A project of the Galen Institute
Americans for Tax Reform
Wed, 2011-03-23

"1. Did you know that . . . since Jan. 1 of this year (2011), you cannot use your flex-account at work (FSA) or health savings account (HSA) to purchase over-the-counter medicines? 2. Did you know that . . . since July 1 of last year (2010), Americans have been paying a 10 percent excise tax on all indoor tanning services?"

Paul Howard, Missouri Medicine
Thu, 2011-03-17

"Our current health care arrangements have many flaws, but we should not lose sight of the many blessings that come from the life saving and life lengthening technologies generated by the U.S. health care system. Reforming the reforms is our next task, one that I hope we will approach with more sobriety and less partisanship than has been our recent experience."

Peter J. Cunningham, Center for Studying Health System Change
Thu, 2011-03-17

"Under the Patient Protection and Affordable Care Act (PPACA), Medicaid enrollment is expected to grow by 16 million people by 2019, an increase of more than 25 percent. Given the unwillingness of many primary care physicians (PCPs) to treat new Medicaid patients, policy makers and others are concerned about adequate primary care capacity to meet the increased demand. States with the smallest number of PCPs per capita overall—generally in the South and Mountain West—potentially will see the largest percentage increases in Medicaid enrollment, according to a new national study by the Center for Studying Health System Change (HSC). In contrast, states with the largest number of PCPs per capita—primarily in the Northeast—will see more modest increases in Medicaid enrollment. Moreover, geographic differences in PCP acceptance of new Medicaid patients reflect differences in overall PCP supply, not geographic differences in PCPs’ willingness to treat Medicaid patients."

Brian Blase, The Heritage Foundation
Thu, 2011-03-17

"On its one-year anniversary, Obamacare’s unpopularity is growing. Its hodgepodge of mandates and regulations have reduced competition in health insurance markets and increased the cost of coverage. Overall, Obamacare has increased government control of Americans’ health care choices and limited consumer choice. The more than 1,000 waivers already granted tacitly acknowledge that Obamacare’s 'benefits' are not worth its costs. Congress should replace Obamacare with consumer-focused reforms and sensible changes in health care entitlement programs."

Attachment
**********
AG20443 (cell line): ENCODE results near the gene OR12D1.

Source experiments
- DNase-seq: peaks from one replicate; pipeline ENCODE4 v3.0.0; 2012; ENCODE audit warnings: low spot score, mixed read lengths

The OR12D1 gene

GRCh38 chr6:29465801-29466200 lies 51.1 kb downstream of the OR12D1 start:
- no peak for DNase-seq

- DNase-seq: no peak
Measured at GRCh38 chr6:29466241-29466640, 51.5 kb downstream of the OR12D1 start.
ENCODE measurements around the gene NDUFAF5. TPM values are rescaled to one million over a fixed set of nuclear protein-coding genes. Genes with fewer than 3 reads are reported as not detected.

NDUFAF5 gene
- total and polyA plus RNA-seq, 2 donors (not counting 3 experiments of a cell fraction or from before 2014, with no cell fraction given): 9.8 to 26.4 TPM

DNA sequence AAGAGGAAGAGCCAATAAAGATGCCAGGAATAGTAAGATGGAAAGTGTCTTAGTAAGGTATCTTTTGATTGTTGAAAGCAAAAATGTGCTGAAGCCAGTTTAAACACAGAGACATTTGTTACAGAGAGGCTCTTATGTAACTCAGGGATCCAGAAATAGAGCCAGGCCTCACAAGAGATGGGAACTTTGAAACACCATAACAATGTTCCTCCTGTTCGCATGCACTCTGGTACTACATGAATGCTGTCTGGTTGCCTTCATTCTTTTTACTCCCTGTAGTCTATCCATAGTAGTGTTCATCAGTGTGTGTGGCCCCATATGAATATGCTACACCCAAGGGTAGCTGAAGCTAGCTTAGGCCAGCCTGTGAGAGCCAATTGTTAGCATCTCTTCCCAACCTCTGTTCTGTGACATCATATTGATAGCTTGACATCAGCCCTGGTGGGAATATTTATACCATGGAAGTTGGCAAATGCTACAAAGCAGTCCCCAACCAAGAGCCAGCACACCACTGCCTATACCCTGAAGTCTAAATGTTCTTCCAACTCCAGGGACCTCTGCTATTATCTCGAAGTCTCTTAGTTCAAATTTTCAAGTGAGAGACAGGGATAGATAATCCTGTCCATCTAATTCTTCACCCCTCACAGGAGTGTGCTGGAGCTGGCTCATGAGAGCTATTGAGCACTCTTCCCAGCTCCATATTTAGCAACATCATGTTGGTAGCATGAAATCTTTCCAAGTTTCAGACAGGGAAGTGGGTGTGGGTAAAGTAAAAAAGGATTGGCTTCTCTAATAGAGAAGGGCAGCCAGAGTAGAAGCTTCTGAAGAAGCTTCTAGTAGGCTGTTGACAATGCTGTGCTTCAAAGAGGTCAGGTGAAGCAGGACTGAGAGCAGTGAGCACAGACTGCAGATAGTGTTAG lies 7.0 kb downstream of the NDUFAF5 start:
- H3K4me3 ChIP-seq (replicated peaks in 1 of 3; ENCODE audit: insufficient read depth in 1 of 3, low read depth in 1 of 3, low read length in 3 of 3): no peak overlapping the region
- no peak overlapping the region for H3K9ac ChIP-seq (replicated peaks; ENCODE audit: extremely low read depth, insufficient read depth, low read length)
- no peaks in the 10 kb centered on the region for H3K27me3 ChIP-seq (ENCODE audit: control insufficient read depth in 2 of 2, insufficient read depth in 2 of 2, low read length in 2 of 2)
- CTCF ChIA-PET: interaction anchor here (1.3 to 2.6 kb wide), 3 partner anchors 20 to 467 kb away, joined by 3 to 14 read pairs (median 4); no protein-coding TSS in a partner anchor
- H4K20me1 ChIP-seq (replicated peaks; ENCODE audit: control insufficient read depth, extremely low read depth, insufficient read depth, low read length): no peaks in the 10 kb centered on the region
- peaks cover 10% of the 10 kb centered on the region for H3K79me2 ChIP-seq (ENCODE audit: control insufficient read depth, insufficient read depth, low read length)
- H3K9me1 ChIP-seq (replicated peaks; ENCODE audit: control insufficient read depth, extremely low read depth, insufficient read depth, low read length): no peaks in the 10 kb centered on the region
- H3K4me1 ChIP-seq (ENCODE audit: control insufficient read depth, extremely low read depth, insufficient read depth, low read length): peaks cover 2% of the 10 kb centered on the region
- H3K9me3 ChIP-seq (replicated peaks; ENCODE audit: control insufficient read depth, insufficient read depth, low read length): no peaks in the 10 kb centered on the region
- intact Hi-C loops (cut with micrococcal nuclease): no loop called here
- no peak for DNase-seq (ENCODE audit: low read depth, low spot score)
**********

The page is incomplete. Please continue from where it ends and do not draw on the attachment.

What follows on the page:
Brian Blase & John S. Hoff, The Heritage Foundation
Wed, 2011-03-16

"Among Obamacare’s hundreds of pages was tucked a new government-run long-term care program, the Community Living Assistance Services and Supports (CLASS) Program. CLASS was poorly designed, and actuaries criticized it as being unsustainable well before the passage of ObamaCare. It appears from three recent congressional appearances by Health and Human Services (HHS) Secretary Kathleen Sebelius that the Obama Administration has caught up with the actuarial analysis."

Robert E. Moffit, Ph.D., The Heritage Foundation
Mon, 2011-03-14

"But over the past two years, ordinary Americans have come to realize that Washington’s political class—the politicians and their staffs and the armies of lawyers and lobbyists and consultants that intermingle with them routinely—really have become distant from them in mind and heart; they have become disconnected in so many ways. That mental and emotional distance had become glaringly evident on many topics, such as record spending and deficits, but none so clearly as in the long and bitter national debate on the Patient Protection and Affordable Care Act of 2010 (PPACA), the new national health care law."

Douglas Holtz-Eakin, American Action Forum
Wed, 2011-03-09

"The ACA contains insurance reforms, medical device taxes, pharmaceutical fees, and insurance company fees that will raise the cost of insurance for millions of individuals, small businesses and households. This analysis suggests that the insurance tax in isolation will raise premiums by roughly 3 percent. An important topic for future research is to perform similar analyses for the other cost-raising aspects of the ACA in order to assess the overall pressure on premiums."

Michael S. Greve, American Enterprise Institute
Tue, 2011-03-01

"Recent district court decisions have fueled speculation over what the Supreme Court will do about ObamaCare if and when one of the challenges to the law's 'individual mandate' arrives on the justices' doorstep. Largely unnoticed amidst the agitation, though, cases that will have profound effects on ObamaCare's future are already pending before the Court. They involve enormous amounts of money, and they have powerful implications for the implementation of the criminally misnamed 'Affordable Care Act.' The justices will get these cases right, to good effect."

Grace-Marie Turner, The Galen Institute
Fri, 2011-02-25

"The negative consequences of the Patient Protection and Affordable Care Act already are cascading through the health sector, with millions of Americans in states across the country learning that their health insurers have withdrawn from the market, making it increasingly difficult for them to find affordable coverage."

Charles Blahous, e21: Economic Policies for the 21st Century
Thu, 2011-02-17

"Few have been discussing the fact that last year’s health care law will increase gross federal debt and thus accelerate the speed at which we will approach the statutory debt limit in the future. As elected officials wrestle with these two contentious issues (health care and the debt limit) it seems reasonable to set a minimum policy goal that last year’s health care law be modified so that it at least not worsen the statutory debt outlook."

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